(Okay, stick with me here. This is going to require some concentration.)
There’s “the rules” and then, there’s “The Rules”
“The rules” – with a lowercase “r” - are those written stipulations that govern the way something is to be done. Board games have rules. Sports have rules. Companies have rules. You’ll find them in the employee handbook. They are the corporate guidelines for professional conduct such as dress code, calling in sick, and the private use of email on company computers. Don’t be fooled. The employee handbook may call them “guidelines” but that’s just semantics the Human Resource Department uses in hopes of garnering the goodwill of new employees. Try violating a few of those “guidelines” a time or two and you’ll quickly discover they’re really rules, not recommendations.
There are rules for filing your taxes, driving an automobile, playing Poker, owning a firearm, and how to behave at the symphony. There are all sorts of rules for just about everything.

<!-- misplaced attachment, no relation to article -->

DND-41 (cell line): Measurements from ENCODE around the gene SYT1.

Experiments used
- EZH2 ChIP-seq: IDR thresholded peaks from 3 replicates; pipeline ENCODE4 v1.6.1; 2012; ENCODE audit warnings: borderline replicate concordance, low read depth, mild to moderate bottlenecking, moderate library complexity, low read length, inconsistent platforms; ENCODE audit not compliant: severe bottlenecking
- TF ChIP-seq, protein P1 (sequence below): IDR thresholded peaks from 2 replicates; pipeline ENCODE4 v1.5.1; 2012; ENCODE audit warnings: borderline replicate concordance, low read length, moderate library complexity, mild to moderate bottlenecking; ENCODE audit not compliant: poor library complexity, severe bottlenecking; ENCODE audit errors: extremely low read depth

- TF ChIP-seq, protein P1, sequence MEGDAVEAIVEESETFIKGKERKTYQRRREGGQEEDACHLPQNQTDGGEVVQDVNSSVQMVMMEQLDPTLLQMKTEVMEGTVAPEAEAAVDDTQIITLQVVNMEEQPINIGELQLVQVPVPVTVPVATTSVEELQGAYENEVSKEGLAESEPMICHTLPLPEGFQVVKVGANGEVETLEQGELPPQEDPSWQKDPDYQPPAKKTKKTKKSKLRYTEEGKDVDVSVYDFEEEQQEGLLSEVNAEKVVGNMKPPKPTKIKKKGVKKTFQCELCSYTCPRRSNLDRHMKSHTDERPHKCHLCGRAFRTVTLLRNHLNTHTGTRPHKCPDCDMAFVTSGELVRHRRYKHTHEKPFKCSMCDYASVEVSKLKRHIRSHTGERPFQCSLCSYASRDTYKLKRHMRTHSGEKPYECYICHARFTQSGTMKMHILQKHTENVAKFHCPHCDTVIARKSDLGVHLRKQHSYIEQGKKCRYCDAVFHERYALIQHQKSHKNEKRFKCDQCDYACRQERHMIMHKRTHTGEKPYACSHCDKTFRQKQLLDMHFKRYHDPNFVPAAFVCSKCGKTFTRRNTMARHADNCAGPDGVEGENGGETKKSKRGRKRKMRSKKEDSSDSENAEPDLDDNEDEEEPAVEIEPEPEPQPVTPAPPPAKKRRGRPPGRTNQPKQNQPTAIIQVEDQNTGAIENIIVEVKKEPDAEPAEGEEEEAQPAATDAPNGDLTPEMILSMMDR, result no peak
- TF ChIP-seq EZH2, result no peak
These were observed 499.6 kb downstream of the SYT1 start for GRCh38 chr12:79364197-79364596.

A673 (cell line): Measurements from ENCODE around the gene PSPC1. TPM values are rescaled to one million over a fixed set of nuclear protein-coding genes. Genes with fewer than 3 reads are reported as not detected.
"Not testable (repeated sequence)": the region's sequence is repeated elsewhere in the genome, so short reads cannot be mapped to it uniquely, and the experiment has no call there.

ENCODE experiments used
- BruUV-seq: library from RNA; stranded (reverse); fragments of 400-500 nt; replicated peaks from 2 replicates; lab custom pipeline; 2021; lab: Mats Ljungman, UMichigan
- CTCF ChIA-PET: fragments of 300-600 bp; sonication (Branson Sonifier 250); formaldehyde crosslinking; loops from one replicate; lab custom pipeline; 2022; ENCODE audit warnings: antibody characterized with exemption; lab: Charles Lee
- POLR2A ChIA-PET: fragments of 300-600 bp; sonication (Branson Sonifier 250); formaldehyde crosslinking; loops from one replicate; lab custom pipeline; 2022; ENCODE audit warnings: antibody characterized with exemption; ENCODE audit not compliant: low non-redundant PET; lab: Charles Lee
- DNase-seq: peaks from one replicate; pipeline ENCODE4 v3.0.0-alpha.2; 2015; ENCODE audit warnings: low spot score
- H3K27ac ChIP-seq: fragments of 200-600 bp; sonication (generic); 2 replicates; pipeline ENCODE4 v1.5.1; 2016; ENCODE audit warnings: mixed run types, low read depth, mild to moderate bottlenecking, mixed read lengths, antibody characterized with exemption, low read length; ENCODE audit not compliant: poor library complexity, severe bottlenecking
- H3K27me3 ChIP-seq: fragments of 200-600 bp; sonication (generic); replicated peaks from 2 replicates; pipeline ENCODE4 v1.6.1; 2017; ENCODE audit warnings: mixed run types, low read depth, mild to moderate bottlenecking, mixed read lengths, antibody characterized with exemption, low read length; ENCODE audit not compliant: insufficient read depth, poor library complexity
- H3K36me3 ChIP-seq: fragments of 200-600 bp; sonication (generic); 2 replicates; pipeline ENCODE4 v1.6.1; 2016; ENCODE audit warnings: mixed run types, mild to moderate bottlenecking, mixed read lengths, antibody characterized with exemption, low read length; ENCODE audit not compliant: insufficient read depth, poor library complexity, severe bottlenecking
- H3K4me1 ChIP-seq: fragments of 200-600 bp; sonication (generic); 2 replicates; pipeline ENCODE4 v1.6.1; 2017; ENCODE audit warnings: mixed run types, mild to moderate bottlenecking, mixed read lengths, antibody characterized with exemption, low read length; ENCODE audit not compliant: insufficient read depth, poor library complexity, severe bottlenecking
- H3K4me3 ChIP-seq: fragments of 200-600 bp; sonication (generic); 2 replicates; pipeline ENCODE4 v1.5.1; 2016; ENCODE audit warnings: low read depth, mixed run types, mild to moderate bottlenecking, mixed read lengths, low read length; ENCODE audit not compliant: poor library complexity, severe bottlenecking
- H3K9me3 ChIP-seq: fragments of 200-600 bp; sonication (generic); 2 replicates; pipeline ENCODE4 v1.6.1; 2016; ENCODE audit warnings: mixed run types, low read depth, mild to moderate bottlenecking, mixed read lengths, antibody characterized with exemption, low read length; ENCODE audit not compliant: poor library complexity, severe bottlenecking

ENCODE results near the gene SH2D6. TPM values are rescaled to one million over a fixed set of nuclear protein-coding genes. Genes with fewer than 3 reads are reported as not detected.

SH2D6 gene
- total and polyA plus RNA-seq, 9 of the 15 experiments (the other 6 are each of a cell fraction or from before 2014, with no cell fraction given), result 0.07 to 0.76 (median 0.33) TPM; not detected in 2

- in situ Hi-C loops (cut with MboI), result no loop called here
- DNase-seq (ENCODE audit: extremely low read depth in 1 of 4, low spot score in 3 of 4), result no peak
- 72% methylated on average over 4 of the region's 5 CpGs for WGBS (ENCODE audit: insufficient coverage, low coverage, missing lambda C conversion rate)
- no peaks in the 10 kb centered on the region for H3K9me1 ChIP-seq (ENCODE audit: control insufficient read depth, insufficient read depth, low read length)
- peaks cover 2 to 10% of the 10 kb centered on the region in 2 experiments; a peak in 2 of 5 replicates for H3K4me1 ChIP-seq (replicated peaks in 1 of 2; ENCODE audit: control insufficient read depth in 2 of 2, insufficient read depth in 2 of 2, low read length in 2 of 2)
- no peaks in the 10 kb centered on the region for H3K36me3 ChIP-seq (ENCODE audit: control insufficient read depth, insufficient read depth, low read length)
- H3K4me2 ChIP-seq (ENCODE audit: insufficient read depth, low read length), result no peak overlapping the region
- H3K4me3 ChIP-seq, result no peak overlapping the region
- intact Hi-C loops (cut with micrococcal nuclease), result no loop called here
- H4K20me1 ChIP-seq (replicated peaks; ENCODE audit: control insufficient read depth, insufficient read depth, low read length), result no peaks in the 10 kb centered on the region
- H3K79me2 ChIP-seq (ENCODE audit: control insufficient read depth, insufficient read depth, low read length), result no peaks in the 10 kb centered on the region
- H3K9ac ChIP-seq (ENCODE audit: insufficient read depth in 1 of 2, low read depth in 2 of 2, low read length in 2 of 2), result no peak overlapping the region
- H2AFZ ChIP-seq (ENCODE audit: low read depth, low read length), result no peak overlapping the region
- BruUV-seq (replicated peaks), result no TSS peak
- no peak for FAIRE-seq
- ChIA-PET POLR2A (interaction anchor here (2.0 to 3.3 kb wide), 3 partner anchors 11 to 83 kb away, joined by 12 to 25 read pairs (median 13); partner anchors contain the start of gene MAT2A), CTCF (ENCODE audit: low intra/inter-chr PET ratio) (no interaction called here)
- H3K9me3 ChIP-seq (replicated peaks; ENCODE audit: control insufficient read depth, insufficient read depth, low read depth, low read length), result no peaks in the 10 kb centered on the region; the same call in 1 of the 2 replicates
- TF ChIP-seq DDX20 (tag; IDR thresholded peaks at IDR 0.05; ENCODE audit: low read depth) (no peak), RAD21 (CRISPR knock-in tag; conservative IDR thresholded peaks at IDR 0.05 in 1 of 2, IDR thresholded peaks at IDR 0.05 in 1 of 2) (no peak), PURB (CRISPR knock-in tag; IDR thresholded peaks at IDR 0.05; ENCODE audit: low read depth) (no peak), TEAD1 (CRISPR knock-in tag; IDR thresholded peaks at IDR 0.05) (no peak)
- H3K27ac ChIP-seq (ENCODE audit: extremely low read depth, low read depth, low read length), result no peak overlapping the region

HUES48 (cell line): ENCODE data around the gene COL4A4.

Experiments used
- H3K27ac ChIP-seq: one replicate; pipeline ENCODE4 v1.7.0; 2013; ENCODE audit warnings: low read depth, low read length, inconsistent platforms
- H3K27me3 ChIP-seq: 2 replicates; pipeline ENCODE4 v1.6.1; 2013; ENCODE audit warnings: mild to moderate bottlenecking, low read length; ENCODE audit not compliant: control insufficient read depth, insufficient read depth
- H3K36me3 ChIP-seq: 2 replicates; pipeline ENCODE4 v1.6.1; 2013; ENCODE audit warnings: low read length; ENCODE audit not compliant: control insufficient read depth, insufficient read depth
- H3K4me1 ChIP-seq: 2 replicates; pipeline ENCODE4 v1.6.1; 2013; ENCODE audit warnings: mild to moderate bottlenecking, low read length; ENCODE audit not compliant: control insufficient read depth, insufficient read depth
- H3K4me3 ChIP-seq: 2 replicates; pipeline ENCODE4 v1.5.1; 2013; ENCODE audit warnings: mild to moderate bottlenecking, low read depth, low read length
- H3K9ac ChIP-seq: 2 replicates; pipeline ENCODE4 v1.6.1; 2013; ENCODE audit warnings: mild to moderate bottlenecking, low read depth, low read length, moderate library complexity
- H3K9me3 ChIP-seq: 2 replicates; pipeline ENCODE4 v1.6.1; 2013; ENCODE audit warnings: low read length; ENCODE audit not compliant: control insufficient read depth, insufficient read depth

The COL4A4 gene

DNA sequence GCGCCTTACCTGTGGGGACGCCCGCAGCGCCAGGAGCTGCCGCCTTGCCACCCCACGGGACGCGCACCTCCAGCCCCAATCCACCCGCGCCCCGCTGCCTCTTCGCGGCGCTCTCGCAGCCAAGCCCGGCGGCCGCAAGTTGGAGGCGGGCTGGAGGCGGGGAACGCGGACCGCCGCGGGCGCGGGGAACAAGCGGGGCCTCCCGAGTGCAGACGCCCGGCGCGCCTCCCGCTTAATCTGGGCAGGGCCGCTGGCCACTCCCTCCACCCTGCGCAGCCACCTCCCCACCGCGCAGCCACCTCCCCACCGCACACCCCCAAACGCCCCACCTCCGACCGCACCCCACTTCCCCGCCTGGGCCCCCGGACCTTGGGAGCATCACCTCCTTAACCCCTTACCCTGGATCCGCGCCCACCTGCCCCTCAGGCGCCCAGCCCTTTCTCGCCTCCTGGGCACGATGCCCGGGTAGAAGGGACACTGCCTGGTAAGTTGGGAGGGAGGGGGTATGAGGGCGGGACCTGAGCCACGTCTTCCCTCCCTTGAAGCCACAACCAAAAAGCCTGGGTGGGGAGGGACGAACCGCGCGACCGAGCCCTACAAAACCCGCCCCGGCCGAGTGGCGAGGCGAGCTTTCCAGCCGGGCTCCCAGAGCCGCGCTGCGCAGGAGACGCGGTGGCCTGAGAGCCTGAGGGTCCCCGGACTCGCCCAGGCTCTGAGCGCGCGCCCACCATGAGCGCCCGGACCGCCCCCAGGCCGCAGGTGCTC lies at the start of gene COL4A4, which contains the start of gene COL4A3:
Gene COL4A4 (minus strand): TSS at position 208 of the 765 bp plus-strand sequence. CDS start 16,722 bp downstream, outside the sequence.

Some rules are clearly posted for everybody to see. You’ll usually find them on signs like “No Parking”, “No Smoking,” or “Emergency Exit Only.” The posted speed limit is a rule. Fast-food restaurants announce their rules right there on the front door to make sure every customer understands “No Shoes, No Service.”
Other rules are “just understood” as part of the social landscape. The rules of etiquette often fall into this category. For instance, while there aren’t any written rules about talking to others in an elevator, people generally honor the space and privacy of those with whom they share the ride. Nobody ever said you can’t wear a bikini to the mall, but most women wouldn’t. Most people understand you shouldn’t take a phone call while watching a movie in the theater. (I said, most people. There’s always “that guy.”)
That’s rules with a lowercase “r”.
Then there are “The Rules” with a capital “R.”
“The Rules” are those larger, non-negotiable principles at work in our universe completely independent of restrictions declared on some sign. “The Rules” include things like gravity, time, discipline, kindness, honesty, compassion, self-initiative, endurance, and teamwork - just to name a few. These governing principles have a profound influence on the way life works whether they are written down in some book or not. You’ll never see them posted on a sign.